Hopefully this article has enticed you to spend time thinking about flow states and maybe get into some heavier reading. Good luck flowing!
May 28, 2014
I already effused my praise for this guy in another video he did for Easton. His advice is up to date, practical and valid. This is a great video to watch for advice on shooting.
August 8, 2013
We all appreciate the idiot hockey player who has a great heart and works really hard don’t we? Like, he’ll never figure out who to pass it to, and how to not panic when he actually has tons of time, but that’s just how he is and there’s nothing we can do about that, right?
I’m revamping an article I posted in 2013, and it is one of my most popular ones. I’m going to write a more approachable introduction, and then pass it off to my more technical 2013 self to fill you in.
Here’s what you need to know. Decision-making is a skill. Ergo, hockey sense, which is the ability to make the correct decision, is also a skill. The “correct decision” can mostly be reduced down to: 1) creating time and space 2) arriving at the right place at the right time
Why is hockey sense not taught?
In hockey, dumping, chipping and chasing are all valued things by coaches. But ironically, a player who does none of those things moves up in levels. The player who makes plays, scores goals and keeps possession is the player that gets noticed and moves up.
In soccer, a player who kicks the ball away at the slightest sign of pressure is a liability on a team. A player who creates their own options then hits them is valuable. Even more valuable are the players that make themselves options (arriving at the right place at the right time).
I notice that all the players with the best hockey sense that I’ve played with played soccer growing up. Datsyuk was first noticed for his vision on the soccer pitch. The Sedins are very skilled soccer players. And Ovechkin was apparently almost a pro level player. Interesting then that these players internalized these values and developed these skills.
Now don’t get all in my grill saying “causation is not correlation”. I understand that. But it certainly seems plausible that a sport that values and coaches possession can teach decision making skills to players in a sport that doesn’t necessarily.
So I’d like to say that either you should be playing soccer in your off season training as a player, or find a coach who will teach you the same skills of 1) creating time and space 2) arriving at the right place at the right time.
HERE NOW is the 2013 article I published on “Hockey Sense” It is very technical and maybe boring, but it is thorough.
I want to present a conceptual model of what “Hockey Sense” is. Then, I’ll explore how to improve your game using the model as a basis for improvement.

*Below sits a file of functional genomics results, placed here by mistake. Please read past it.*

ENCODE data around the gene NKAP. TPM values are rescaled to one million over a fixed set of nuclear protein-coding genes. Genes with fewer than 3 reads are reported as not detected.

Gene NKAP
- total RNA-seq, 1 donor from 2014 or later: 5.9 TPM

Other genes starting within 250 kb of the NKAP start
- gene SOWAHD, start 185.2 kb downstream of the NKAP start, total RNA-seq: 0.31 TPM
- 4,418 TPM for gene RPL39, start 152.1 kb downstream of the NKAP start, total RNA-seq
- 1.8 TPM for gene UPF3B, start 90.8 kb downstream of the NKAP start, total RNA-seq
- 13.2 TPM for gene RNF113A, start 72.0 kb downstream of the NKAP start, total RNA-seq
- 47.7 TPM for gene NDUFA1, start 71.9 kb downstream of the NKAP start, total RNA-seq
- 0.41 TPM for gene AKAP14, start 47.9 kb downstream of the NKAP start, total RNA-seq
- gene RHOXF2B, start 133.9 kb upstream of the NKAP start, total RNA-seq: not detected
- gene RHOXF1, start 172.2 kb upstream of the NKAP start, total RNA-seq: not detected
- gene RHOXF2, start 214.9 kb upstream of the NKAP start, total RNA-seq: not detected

July 21, 2013
Most people will tell you that you should swing your arms forward for maximum efficiency. This is why they are wrong. Read More
July 21, 2013
The days of stickhandling through cones and lining pucks up in a row for skill development are over. Make sure you have a skill coach who understands the value of teaching you weight transfers, creating space, and being deceptive. See if you can catch how and why learning to transfer weight is important in the game of hockey as evidenced in this video clip.
Update: May 20th, 2015
I’ve recently been viewing “hockey development” as a sort of projection. By that, I mean something that has been thrown or launched. Imagine a baseball, a rock, a dart. Imagine that once the projectile has been launched or thrown it is very hard to influence. After the initial impulse, or launch, there is very little that can effect the trajectory of object. Sometimes wind might veer the object off its course, or slow it down, or push it forward. But wind is transient, unpredictable, and not always tangible.
Imagine now, that the hockey player is the projectile. They are launched into their hockey career with the movement experiences they have developed, a psychology they inherited from their parents and their experience, and with an orientation towards skill development. If a hockey player is unfortunate enough to inherit some crappy movement patterns early on, they are often cursed for the rest of their career…unless they have a coach skilled enough to identify and fix the problem. While most coaches are capable of identifying that there is some sort of problem, or insufficiency…they do not always know how to fix the problem. If a hockey player is fortunate enough to inherit great movement patterns, the right psychology, and a good work ethic, their career path is blessed. If that hockey player also happens to somehow develop goal scoring habits, or tactical decision making habits, along with this, they are more likely to play professionally. But the problem is that for most players, goal scoring habits, decision making habits, and perfect body mechanics happen by accident. By this, I mean that no one parent, coach or person specifically designed interventions to have a child develop these things. They occurred by chance. I consider these chance events to decide the force behind the projectile.
Now, the wind, or coaches/the developmental environment might influence the path a bit. But the wind could change at any time. What is really needed, is a hand of god, to come out of the sky, recognize the projectiles path, and adjust it appropriately. In order to recognize its path, the hand of god needs to know where the projectile came from and what forces were and are acting on it.
Most coaches are the wind. They prescribe stock drills, provide stock feedback, and have stock complaints.
Belfry, is the proverbial hand of god. He is distinctly aware of the developmental experiences that influence the projection of a hockey player’s career. He’s also able to influence and adjust how those influences effect a player’s game. I think that a coach like him is actually able to see through the malarky, the common wisdom, and identify what actually makes a difference. While every player is improving and moving forward, he actually helps players jump ahead by helping them to get better faster.
If you’re a coach, simply consider this. This is not necessarily something to be answered or explained, just something to think about.